What did this home have to say?  Clearly, it seemed troubled. “This home was in need of TLC.  The sea wall was falling in, and the roof leaked… the previous owners just did not take care of it.  It needed a new start.” Hommel ripped out the kitchen, the floors, and more. “We did a whole lot to bring it back to itself, to its natural state. This, I feel, kind of gets lost when people are decorating, especially in Florida. It is OK to bring back in natural elements… and this is where this home sits, feels, and breathes.” 

She learned how to “listen” to houses from her mother.  During her childhood, she was raised Baptist. “Before we moved in anywhere, my mom would always go into the house and pray over it. You don’t know what happened in there or what kind of energy there is.  It would not necessarily be a murder, but it could be, you know, unhealthy relationships or abuse or whatever—and you just kind of get that all out of there.”

“And,” continues Hommel, “she taught me how to ‘just be’ in a house for a while.”  As an interior designer, this has been invaluable. “Most people jump right in before moving into their building.  Yes, I get that, but you need to be kind of in the space for a bit to hear what story it is trying to tell you. 

“I think listening to the home and designing in a way that captures its essence ensures that each interior has its own voice; none are quite the same. I am not implementing my taste, my style. I am telling my client’s story and the house’s story.” 

There were challenges to meet, especially in finishing this home, which was just completed in February.  “Covid—that was a huge shake-up. In Africa, they were having tough times with the illnesses. We are down to two workers, and there are usually 115 women working. They didn’t have the medicine we have—or the doctors. Production did take twice as long.”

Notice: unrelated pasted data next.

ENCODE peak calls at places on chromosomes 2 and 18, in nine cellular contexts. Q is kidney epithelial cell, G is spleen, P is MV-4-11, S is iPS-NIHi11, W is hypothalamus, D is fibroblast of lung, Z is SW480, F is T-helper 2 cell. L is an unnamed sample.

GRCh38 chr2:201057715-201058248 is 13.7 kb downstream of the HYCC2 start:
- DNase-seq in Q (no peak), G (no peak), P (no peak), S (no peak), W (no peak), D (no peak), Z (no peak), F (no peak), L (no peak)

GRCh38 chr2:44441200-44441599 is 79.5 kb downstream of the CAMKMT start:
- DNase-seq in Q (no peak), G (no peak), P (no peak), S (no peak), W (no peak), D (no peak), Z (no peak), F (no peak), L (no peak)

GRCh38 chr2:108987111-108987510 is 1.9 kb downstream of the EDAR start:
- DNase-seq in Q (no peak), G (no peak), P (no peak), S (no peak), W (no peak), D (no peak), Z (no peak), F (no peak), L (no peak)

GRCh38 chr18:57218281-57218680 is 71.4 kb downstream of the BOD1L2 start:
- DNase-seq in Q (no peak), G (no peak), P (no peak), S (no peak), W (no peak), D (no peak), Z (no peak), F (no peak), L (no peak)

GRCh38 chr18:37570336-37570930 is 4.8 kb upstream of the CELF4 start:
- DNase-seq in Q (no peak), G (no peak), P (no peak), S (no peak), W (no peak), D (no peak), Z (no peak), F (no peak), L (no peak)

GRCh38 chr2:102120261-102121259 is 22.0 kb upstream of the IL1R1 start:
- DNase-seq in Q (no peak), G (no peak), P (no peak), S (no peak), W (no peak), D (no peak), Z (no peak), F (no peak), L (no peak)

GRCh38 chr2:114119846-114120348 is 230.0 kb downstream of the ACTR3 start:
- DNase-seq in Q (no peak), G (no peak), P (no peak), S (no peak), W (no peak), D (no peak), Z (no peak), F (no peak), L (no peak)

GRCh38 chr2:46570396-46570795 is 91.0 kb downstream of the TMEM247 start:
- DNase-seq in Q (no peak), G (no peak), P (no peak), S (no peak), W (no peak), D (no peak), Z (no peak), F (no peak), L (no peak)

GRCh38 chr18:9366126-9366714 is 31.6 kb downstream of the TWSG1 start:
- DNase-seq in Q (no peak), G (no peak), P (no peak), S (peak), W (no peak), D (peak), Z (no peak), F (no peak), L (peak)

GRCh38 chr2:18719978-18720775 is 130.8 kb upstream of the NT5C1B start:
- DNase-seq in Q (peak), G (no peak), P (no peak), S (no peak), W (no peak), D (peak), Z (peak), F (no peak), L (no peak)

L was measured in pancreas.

At last, the rooms are ready for relaxation and visitors. The Busch’s wildlife sanctuary, about 30 minutes away, shelters many creatures such as the Florida panther, mountain lion, black bear, as well as the alligator, whistling duck, eagle, and rat snake. These are animals that have been displaced by wildfires or found abandoned or injured. With its free-spirited décor, this home is both a personal sanctuary and a reflection of the natural world, with a generous touch of the wild. It reminds us that wild creatures must be healed and set free; they help us connect to what is wild and precious within each of us. 

 

INTERIOR DESIGN: Lucretia Hommel, Lucretia Hommel Interior Design, lucretiahommel.com | COUCH: Baker Furniture | DINING ROOM TABLES & CHAIRS: Restoration Hardware | RUG: Lucretia Hommel Home Collection | GLASS CANDLES: Zodax | AFRICAN GRASS NECKLACE, CHANDELIERS & WOODEN BEADED FIXTURES: Private fair trade sources and African tribal artists | OUTDOOR FURNISHINGS: Summer Classics; also available through Lucretia Hommel Home Collection.

 

 

 

© Annapolis Home Magazine
Vol. 13, No. 3 2022